Wallin said New Mexico Voices for Children opposes legislation that would restore a gross receipts tax on food, but it supports a measure to tax internet sales, as well as bills that would create a higher personal income tax rate for those with the highest incomes. The organization also supports mandatory expiration dates for corporate tax credits and tax cuts.

For years, Voices for Children has been a vocal supporter of a plan to draw more money from the state’s multibillion-dollar Land Grant Permanent Fund, which already benefits public education, to dramatically expand early childhood programs. Enrolling 1,100 more kids in preschool would bring the state to 29th in the nation from its current rank of 38th, based on 2014 data, the report says. If New Mexico could enroll 14,400 more children in preschool, it would rise to No. 1.

A measure that would allow the state to tap into the permanent fund revenues is working its way through the Legislature. But Republicans, including Gov. Susana Martinez, and some Democrats have opposed this approach, saying it will drain the public land endowment.

Martinez also has touted the state’s increasing investments in preschool programs.

“Over the years, we have been increasing early childhood education funding,” Wallin said. But, she added, the funding level is still not adequate to cover all children in the state, which should be New Mexico’s goal “given what we know about how important these early years are in terms of development.”

Various studies in recent years show that high-quality preschool programs improve academic performance and high school graduation rates.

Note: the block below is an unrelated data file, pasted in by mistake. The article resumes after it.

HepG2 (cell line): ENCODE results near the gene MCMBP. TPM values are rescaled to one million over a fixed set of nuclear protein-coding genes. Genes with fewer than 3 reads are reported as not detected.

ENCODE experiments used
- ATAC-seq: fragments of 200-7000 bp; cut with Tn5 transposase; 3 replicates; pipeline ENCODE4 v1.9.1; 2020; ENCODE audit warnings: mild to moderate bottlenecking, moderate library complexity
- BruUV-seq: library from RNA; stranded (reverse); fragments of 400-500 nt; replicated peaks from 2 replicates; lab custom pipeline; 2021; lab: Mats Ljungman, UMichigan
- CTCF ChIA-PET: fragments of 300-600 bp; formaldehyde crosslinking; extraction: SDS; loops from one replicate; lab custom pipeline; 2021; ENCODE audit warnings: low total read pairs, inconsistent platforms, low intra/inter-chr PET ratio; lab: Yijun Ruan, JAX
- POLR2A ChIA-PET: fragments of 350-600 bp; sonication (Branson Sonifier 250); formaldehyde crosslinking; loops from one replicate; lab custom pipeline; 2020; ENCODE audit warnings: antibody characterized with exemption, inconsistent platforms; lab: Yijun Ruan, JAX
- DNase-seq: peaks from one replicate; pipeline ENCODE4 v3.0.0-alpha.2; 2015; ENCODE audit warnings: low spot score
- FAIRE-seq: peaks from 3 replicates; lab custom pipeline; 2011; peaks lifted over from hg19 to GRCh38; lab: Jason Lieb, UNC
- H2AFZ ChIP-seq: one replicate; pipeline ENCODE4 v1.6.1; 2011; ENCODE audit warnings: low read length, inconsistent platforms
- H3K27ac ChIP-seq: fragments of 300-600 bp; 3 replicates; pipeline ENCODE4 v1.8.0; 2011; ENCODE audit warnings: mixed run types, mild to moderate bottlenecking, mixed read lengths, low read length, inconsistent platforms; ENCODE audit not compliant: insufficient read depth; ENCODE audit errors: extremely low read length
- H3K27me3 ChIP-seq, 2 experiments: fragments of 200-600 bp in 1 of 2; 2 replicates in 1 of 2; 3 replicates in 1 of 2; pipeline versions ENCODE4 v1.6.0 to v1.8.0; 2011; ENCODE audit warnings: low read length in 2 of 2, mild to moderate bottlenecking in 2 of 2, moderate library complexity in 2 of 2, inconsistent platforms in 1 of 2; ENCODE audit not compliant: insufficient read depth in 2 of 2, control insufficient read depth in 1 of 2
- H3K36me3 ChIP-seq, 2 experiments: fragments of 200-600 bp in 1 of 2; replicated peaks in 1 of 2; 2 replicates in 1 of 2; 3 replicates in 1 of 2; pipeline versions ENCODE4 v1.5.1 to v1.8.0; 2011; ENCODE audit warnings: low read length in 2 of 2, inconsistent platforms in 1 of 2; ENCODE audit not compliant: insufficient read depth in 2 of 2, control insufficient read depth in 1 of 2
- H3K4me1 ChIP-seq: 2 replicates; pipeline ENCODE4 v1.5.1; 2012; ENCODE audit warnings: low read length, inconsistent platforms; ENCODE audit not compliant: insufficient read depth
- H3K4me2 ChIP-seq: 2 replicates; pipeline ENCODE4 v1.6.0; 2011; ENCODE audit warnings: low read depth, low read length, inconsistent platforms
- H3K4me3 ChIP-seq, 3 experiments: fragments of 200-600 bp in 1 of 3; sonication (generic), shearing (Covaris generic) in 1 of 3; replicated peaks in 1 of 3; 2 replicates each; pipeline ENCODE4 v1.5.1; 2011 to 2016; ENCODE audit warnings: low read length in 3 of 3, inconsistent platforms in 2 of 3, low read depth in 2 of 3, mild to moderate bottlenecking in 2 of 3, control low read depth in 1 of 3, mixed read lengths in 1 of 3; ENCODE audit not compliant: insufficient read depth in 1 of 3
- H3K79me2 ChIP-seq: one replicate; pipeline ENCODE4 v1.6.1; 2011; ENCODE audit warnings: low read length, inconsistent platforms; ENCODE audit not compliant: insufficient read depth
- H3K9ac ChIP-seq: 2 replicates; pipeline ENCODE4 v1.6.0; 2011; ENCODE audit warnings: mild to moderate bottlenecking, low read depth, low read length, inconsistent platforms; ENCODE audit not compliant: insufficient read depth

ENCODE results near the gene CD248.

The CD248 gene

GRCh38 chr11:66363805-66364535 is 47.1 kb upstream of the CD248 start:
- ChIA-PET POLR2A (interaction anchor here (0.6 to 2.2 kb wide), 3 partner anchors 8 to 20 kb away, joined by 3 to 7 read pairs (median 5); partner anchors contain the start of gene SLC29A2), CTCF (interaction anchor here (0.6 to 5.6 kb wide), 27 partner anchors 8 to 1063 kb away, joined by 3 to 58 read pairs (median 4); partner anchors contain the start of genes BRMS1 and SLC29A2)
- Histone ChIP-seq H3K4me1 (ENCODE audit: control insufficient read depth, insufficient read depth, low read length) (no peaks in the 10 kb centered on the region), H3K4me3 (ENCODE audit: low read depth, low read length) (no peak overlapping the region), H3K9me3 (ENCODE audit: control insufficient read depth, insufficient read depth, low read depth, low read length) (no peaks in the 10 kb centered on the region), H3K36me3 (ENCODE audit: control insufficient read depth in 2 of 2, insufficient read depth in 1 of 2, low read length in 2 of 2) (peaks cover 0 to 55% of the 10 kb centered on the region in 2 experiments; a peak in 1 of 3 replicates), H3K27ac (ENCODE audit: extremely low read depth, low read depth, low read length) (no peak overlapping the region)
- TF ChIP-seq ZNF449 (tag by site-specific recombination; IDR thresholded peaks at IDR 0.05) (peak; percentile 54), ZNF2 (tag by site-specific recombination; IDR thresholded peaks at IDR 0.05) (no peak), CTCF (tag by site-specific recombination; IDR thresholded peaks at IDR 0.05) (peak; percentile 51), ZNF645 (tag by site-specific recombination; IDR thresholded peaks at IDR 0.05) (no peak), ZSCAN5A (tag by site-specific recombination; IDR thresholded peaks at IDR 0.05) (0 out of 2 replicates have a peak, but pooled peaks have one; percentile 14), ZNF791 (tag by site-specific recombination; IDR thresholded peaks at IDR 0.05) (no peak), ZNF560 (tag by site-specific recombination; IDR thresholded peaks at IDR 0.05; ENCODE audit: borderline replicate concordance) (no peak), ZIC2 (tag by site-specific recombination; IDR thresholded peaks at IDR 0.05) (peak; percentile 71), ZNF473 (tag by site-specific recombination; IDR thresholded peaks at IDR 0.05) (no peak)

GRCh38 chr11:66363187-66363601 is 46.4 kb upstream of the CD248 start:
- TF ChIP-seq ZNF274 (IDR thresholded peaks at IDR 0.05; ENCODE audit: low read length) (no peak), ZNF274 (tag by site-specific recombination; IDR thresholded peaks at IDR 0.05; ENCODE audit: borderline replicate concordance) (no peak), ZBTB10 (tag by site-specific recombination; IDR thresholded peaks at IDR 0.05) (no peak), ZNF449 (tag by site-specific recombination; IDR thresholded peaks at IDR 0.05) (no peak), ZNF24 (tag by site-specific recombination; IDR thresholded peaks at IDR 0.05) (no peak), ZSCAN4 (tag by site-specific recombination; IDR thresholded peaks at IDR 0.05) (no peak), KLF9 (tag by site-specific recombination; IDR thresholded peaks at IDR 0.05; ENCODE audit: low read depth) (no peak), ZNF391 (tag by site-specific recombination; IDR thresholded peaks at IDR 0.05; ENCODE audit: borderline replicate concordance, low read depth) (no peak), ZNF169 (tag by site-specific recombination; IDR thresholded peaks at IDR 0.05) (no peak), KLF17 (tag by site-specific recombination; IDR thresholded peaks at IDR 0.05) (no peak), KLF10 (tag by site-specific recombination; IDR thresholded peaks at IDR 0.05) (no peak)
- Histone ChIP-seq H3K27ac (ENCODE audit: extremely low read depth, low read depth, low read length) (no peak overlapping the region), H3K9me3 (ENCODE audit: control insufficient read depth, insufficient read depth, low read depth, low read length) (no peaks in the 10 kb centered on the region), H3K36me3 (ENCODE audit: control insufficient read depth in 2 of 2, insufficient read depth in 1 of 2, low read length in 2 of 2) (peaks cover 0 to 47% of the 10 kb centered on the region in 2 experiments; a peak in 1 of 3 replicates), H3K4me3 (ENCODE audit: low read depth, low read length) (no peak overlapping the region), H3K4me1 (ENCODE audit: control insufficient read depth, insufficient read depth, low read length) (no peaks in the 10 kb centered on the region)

With the state working to solve a fiscal crisis and a new presidential administration causing some uncertainty about federal education funding, Wallin said, the permanent fund is the best bet to pay for an expansion of early childhood programs — including child care assistance and home-visiting programs — and even increase K-12 public education funding.

The Trump administration, combined with a Republican majority in both houses of Congress, leaves even more uncertainty about the future of the state’s health care system.

Republicans have vowed to dismantle the Affordable Care Act, a federal law that Wallin said has resulted in many of New Mexico’s health gains: a decline in low birth-weight babies and teen pregnancies, for instance, and a drop in the number of children without insurance.

“We’re very concerned with how the repeal could harm New Mexico,” Wallin said.

Medicaid expansion under the law saw the rate of uninsured New Mexico children fall to 7 percent in 2014, putting the state at 37th in the nation that year. The report projected that the state could rise to 17th in the nation if it enrolled 9,500 more children in health care coverage, bringing the uninsured rate to 5 percent. The state has already surpassed that. According to a Georgetown Health Policy Institute report in October 2016, New Mexico has decreased its rate of uninsured children to 4.5 percent.

That happened through a policy change, Wallin said, and it’s proof positive that the state can make progress.

“We can do this through policy,” she said.